First things first, let’s give a broad definition of microblogging:
- a form of brief and frequent blogging posts called micro-posts. Those can contain various content formats including texts, images, hyperlinks, videos and audios.
- a way of communicating from one to many very quickly (broadcasting).
- used for short and fast interactions on topics which users are interested in.
- a must-have way of communication for any organisation to reach out and increase its visibility on the Web.
- hugely popular since 2006, and the main reason for the success of several Web giants (Facebook, Twitter).
- used a lot by journalists due to the real-time broadcast nature of microblogging, and by many celebrities and politicians as a way to rally and entertain their fan/supporter base.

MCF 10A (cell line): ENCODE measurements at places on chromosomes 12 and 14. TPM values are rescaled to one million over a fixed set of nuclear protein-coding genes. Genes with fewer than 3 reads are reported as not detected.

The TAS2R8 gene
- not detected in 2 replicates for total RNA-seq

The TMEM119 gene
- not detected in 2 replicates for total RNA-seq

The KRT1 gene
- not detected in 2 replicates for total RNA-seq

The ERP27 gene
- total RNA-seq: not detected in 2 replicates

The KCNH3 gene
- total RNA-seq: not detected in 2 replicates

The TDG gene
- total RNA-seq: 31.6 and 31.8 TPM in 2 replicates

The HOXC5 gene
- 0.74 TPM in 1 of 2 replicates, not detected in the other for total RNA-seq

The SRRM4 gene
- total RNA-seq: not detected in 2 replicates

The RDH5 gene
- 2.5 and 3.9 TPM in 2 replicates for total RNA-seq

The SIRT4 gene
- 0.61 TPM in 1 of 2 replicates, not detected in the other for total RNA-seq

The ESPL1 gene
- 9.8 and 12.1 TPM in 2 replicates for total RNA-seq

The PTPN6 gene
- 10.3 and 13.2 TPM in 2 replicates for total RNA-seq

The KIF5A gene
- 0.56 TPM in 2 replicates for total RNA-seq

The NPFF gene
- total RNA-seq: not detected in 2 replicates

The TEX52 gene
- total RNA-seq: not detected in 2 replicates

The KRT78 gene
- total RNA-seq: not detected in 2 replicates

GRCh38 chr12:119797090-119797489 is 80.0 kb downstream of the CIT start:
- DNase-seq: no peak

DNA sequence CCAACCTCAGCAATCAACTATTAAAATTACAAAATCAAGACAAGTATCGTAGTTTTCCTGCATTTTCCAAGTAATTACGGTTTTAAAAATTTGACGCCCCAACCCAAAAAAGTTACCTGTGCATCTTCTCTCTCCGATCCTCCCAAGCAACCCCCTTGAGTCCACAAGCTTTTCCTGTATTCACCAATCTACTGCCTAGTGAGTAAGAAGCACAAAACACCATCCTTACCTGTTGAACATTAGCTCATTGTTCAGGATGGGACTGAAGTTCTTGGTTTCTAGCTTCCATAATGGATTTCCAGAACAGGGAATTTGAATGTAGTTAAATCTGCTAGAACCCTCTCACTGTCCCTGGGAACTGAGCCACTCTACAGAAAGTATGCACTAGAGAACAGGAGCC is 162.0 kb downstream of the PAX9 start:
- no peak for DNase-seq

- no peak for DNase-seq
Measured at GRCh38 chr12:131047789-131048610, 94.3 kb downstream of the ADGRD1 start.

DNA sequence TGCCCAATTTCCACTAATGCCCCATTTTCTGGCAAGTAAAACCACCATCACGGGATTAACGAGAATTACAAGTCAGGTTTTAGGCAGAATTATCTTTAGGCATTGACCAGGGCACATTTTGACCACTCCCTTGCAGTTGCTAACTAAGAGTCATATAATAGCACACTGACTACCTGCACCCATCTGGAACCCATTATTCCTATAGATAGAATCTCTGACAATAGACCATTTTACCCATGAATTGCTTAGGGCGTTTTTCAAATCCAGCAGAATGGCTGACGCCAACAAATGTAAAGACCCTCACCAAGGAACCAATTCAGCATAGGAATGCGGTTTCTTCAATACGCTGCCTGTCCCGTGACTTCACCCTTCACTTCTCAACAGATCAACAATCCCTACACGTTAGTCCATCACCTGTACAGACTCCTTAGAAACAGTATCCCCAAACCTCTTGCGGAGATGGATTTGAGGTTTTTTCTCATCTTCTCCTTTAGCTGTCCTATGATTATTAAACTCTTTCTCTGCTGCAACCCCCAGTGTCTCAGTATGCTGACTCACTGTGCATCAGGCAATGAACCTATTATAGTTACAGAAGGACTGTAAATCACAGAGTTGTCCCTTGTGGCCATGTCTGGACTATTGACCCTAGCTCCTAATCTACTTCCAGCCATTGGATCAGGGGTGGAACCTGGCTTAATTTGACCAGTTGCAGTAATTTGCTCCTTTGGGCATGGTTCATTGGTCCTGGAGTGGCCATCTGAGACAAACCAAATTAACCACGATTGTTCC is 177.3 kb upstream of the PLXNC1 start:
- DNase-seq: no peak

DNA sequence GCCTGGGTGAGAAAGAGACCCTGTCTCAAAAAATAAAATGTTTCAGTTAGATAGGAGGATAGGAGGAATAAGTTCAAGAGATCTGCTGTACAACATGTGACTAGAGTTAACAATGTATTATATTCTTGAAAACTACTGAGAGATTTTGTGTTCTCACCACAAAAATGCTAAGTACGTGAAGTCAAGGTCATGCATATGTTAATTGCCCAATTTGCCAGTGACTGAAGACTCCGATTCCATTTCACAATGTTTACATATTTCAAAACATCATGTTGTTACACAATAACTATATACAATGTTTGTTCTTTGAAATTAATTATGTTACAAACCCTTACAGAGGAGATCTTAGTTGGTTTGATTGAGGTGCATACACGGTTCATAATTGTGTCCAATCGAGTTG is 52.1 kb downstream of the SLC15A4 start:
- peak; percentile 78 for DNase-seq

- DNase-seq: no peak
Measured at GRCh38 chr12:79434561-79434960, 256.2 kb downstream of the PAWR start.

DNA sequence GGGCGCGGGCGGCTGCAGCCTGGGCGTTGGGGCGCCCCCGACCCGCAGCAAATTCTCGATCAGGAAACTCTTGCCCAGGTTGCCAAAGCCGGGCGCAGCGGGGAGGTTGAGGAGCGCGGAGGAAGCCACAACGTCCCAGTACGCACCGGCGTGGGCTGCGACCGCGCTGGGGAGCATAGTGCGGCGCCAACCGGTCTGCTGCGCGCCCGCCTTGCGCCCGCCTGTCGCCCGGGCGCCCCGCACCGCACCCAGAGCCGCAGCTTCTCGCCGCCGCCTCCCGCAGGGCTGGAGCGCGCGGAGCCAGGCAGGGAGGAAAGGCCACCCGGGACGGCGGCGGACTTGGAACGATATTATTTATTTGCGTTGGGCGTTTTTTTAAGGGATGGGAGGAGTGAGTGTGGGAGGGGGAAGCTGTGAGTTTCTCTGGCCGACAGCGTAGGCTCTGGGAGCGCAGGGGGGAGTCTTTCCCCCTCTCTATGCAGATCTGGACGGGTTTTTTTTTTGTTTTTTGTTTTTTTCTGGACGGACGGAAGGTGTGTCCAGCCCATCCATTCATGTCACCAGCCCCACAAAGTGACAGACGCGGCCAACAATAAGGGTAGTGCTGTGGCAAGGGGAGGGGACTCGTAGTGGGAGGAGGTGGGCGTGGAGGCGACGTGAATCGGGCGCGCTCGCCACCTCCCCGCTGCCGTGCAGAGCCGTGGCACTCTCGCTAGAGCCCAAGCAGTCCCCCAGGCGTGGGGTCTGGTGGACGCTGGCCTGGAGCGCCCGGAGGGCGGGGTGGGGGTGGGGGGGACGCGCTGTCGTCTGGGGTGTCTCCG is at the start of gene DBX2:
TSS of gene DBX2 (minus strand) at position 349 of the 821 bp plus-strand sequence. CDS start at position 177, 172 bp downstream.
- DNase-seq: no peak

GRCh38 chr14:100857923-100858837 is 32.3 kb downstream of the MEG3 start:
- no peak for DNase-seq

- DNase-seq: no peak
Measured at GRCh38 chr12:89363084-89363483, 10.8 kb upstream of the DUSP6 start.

- done by humans and bots, and it’s not always clear which is which.
- happening on platforms referred to as social media, among which:
- proprietary and centralised solutions such as Facebook, Twitter, Tumblr, Instagram, Snapchat, etc.
- FLOSS and decentralised solutions such as Diaspora, Mastodon, Friendica, GNU Social, Pleroma, Movim, etc.
- regularly in the news for concerns over microblogging services provided by Web giants. Usually related to (the lack of) privacy, (dis)information and social media manipulation.
The difference between microblogging and social media
A social networking service, or social media, is an online platform which registered people use to build social networks or social relationships with other people who share similar personal or career interests, activities, backgrounds or real-life connections (source: Wikipedia).